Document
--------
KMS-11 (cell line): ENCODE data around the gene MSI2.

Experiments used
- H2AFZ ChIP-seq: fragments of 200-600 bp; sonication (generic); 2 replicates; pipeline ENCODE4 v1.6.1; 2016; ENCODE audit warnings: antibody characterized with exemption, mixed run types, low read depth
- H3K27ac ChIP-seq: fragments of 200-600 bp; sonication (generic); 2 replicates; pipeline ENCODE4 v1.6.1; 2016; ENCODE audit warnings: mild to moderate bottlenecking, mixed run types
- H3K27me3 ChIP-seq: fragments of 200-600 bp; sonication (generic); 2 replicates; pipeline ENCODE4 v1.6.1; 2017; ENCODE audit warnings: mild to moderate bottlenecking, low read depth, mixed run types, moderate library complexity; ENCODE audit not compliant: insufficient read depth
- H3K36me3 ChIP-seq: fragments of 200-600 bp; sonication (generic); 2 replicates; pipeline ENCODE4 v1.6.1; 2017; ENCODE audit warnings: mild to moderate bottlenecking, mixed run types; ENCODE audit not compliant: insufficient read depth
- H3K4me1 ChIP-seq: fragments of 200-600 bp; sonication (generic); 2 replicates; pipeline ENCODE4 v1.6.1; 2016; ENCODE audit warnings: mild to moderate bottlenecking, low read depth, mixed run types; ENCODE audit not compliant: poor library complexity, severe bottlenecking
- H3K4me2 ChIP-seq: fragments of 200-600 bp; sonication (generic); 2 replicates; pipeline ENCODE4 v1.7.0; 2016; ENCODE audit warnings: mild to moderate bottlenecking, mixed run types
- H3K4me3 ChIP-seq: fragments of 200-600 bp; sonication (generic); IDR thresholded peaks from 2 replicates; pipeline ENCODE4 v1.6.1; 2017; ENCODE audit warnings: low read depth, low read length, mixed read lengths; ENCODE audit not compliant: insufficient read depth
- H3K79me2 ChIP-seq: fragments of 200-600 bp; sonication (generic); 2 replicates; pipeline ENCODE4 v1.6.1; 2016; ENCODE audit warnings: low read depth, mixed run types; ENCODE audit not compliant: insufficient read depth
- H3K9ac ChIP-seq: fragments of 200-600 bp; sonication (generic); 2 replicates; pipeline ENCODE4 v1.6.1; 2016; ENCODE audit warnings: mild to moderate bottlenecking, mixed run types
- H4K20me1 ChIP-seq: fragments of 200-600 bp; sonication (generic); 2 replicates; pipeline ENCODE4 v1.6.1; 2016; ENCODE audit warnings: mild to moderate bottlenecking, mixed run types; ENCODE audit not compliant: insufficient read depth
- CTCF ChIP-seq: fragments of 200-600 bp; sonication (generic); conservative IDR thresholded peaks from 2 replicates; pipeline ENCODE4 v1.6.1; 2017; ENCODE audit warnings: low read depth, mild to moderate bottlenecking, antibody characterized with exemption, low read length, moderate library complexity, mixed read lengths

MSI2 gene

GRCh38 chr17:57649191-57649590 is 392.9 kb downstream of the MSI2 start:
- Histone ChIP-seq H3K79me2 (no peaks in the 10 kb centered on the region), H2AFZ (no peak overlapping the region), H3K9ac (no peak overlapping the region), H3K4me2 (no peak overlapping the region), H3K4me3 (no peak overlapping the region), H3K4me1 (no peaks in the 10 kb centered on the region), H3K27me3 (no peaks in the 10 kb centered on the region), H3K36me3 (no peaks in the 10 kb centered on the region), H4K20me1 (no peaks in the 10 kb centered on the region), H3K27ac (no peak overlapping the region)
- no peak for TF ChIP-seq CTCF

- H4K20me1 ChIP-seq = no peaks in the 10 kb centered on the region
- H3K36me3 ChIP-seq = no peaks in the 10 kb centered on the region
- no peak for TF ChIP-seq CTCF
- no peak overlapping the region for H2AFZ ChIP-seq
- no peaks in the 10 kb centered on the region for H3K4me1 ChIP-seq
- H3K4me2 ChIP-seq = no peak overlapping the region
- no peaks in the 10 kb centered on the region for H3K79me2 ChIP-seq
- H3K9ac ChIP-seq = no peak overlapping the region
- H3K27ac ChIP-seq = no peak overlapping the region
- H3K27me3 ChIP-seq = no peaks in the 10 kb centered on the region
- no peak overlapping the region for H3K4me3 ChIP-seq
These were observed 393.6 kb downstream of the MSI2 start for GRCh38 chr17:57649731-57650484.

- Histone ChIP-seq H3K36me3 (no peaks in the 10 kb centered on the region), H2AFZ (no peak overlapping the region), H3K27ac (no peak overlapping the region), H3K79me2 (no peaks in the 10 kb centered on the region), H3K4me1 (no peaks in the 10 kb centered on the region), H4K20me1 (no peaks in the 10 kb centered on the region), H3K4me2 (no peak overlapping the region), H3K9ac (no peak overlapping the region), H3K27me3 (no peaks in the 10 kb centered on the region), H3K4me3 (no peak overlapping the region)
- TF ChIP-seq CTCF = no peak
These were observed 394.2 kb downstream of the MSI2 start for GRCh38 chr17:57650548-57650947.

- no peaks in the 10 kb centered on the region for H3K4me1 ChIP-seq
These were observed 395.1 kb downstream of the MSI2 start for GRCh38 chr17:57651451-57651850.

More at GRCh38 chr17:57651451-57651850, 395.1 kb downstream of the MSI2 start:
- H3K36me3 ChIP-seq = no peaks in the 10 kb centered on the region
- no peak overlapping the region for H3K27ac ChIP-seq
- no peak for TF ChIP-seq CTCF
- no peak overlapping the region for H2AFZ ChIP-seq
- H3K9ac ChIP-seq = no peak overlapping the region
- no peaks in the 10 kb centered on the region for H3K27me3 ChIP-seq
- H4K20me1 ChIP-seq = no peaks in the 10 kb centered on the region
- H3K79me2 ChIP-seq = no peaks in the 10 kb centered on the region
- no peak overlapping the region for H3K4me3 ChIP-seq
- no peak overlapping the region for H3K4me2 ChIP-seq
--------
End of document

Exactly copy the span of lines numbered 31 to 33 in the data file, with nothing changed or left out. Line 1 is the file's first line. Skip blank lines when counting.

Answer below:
- TF ChIP-seq CTCF = no peak
These were observed 394.2 kb downstream of the MSI2 start for GRCh38 chr17:57650548-57650947.

- no peaks in the 10 kb centered on the region for H3K4me1 ChIP-seq